This matchup features two teams plagued by playoff failures in the past. The Dodgers haven’t made it past the NLDS since 2013, where they lost to the Cardinals in the NLCS. The Nationals have only been to the playoffs twice since moving to the nation’s capitol, losing in the Divisional Round both times. The franchise itself hasn’t made it to the NLCS since 1981, when they were still in Montreal, where they lost to (guess who?) the Dodgers 3-2. The Dodgers handled the Nationals in the regular season, winning five of the six games between the two teams.

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Kershaw and Scherzer have both had stellar seasons, all that matters now is how they perform in October. Image courtesy of newsreportcenter.com

This series starts off with a titanic pitching clash between Cy Young candidate, Max Scherzer, and Dodgers’ ace, Clayton Kershaw. Kershaw could have very easily been apart of the Cy Young talk in the National League if he hadn’t missed two months on the DL. This series appears much more even on paper than the SF vs. Chicago Cubs series. Both teams had top-five pitching staffs during the regular season, and both teams were in the top half of the NL in terms of offense. I think the Dodgers actually come in as the series favorite, despite being the lower seed (57% chance that the Dodgers make the NLCS according to fivethirtyeight.com).

I think the one X-factor for the Nationals coming into the playoffs has to be Daniel Murphy. He led the MLB in batting average for a significant portion of 2016, and put together one of the most clutch hitting performances throughout the 2015 playoffs with New York. Murphy has been the catalyst for the Nationals offense all season, with Bryce Harper slumping throughout the middle of the year. Both Murphy and Harper missed playing time late in September with injuries. Since Washington had secured its place in the playoffs, it wasn’t too surprising to see them get extra time off. While they are on the roster and appear to be fine, we’ll see if these injuries affects their performance at the plate.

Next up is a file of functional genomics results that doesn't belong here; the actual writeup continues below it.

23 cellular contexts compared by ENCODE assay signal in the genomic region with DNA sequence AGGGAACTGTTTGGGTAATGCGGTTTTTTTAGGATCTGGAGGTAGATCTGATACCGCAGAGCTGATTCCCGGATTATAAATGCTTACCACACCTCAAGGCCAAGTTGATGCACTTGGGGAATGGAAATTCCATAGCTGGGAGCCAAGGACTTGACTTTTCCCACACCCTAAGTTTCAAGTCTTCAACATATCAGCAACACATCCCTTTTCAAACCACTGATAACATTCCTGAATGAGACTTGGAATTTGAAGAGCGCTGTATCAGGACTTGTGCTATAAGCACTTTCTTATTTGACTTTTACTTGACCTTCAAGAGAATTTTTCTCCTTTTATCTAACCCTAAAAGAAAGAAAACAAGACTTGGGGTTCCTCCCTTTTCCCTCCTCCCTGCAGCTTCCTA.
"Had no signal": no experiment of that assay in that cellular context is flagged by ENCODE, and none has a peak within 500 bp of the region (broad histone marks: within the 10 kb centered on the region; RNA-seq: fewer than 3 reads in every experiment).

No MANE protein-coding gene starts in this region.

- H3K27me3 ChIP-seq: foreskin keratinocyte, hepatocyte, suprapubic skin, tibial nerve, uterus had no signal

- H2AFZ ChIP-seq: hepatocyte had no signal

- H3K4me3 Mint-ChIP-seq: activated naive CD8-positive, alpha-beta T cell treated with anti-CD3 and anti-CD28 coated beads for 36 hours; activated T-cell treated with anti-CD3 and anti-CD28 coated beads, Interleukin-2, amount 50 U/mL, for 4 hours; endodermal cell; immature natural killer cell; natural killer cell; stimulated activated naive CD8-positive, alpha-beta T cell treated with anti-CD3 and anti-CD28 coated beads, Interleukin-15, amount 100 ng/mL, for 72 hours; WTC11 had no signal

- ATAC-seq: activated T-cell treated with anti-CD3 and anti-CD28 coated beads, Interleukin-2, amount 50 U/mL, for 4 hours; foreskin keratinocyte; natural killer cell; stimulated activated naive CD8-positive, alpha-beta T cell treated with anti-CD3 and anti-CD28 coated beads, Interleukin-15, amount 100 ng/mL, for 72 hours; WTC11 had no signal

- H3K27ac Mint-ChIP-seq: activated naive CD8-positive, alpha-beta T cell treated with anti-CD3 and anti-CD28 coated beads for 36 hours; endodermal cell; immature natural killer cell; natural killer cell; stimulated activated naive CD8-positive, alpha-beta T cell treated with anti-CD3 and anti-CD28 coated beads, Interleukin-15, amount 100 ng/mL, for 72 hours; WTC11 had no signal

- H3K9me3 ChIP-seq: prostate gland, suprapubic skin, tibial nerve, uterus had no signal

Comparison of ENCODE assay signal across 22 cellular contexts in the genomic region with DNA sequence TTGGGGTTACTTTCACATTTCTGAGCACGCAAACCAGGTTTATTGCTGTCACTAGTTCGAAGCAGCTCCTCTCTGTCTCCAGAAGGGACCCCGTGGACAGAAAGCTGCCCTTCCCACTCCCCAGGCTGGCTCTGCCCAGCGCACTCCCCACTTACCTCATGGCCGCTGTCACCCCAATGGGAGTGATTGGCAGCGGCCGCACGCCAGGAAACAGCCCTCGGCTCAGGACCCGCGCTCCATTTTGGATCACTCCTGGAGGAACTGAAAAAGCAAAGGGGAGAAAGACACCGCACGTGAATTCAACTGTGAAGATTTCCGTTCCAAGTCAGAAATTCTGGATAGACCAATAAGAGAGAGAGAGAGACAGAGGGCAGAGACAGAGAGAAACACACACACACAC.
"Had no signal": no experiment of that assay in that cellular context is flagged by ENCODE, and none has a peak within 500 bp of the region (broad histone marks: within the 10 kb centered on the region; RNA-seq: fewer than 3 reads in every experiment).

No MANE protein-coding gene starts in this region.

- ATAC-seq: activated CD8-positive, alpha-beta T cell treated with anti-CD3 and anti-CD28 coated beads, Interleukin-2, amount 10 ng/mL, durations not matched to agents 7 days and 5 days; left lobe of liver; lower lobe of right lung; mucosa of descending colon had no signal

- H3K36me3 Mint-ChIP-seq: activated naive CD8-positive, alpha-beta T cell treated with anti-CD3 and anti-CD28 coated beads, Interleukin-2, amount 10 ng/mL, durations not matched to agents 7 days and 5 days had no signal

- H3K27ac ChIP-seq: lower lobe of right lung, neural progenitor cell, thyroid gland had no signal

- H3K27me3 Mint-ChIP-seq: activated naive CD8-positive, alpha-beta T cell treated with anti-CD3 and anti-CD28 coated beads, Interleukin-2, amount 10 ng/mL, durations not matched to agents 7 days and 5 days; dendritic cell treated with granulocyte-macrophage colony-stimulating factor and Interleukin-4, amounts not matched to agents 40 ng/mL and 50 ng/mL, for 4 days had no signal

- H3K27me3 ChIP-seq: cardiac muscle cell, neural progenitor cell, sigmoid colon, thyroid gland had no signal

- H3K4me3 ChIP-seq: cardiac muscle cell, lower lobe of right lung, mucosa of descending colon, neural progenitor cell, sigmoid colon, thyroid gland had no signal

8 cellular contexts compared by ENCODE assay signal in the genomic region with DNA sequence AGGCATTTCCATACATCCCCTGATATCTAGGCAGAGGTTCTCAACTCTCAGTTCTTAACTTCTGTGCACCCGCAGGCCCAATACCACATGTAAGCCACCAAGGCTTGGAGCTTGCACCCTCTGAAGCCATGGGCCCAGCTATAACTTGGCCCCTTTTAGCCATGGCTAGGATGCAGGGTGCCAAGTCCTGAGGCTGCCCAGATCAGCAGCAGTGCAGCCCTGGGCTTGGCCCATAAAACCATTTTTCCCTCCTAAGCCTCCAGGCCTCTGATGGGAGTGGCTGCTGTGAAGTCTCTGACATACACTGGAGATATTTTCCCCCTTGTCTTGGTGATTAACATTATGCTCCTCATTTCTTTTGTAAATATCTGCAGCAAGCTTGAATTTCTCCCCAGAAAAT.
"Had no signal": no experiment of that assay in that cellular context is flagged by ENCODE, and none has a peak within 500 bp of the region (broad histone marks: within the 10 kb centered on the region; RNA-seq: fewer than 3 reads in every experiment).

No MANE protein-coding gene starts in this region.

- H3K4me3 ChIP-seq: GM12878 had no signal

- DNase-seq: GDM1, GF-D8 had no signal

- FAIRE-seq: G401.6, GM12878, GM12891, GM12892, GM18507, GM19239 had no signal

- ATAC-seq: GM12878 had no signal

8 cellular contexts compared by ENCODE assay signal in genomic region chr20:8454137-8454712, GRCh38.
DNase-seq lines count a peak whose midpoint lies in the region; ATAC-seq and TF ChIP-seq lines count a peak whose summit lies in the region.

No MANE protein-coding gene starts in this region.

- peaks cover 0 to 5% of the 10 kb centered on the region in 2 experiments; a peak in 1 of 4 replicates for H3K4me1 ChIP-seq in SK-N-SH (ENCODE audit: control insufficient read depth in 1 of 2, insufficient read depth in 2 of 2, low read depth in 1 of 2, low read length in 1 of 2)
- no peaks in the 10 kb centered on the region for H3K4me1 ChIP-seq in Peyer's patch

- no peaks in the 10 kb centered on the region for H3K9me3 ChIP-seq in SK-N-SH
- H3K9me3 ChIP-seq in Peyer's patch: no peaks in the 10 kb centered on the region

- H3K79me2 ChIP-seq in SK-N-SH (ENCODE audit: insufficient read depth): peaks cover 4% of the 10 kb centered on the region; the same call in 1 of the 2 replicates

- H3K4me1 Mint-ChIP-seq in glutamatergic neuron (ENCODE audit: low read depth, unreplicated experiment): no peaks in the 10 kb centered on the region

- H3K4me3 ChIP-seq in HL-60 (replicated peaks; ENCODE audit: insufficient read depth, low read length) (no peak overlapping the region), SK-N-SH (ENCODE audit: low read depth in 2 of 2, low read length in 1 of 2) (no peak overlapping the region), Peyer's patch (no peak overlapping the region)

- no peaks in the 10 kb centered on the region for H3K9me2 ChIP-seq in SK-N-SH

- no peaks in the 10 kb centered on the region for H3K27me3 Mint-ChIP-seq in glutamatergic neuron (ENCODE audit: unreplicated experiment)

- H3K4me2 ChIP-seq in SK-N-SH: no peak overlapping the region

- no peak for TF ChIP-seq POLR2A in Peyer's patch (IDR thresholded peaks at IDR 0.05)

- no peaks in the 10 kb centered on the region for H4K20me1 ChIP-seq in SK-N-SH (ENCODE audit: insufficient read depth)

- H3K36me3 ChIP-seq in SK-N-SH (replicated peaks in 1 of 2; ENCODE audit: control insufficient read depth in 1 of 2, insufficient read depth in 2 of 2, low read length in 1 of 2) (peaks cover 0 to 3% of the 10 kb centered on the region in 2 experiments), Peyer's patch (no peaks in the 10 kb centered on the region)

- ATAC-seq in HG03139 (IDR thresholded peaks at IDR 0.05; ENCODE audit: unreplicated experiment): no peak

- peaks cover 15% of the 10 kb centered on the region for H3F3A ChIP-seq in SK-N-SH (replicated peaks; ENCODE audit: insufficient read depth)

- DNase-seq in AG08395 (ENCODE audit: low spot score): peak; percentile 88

I also think that the Dodgers have the edge in this series. While Scherzer is great on the mound, and can definitely go toe-to-toe with Kershaw, the rest of the Nationals rotation has been inconsistent throughout the year. Gio Gonzalez looked underwhelming throughout 2016, and while Tanner Roark isn’t facing the Marlins, he was just 2-3 in six starts from September to October 1. I think that it will be a very tight series, but in the end I think the Dodgers have looked stronger and more consistent in the second half, and that will carry over into their postseason play. LA wins, 3-2.

 

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One Game to Rule them All: The NL Wildcard

It’s finally here, October baseball. After 162 games, only five teams remain standing in the National League. For the Mets and the Giants, who square off Wednesday, game 163 will be the most intense game for either team up to this point. Their reward if they prevail? A chance to play the Chicago Cubs: certainly not the best thing ever, but definitely better than the alternative.

The Stories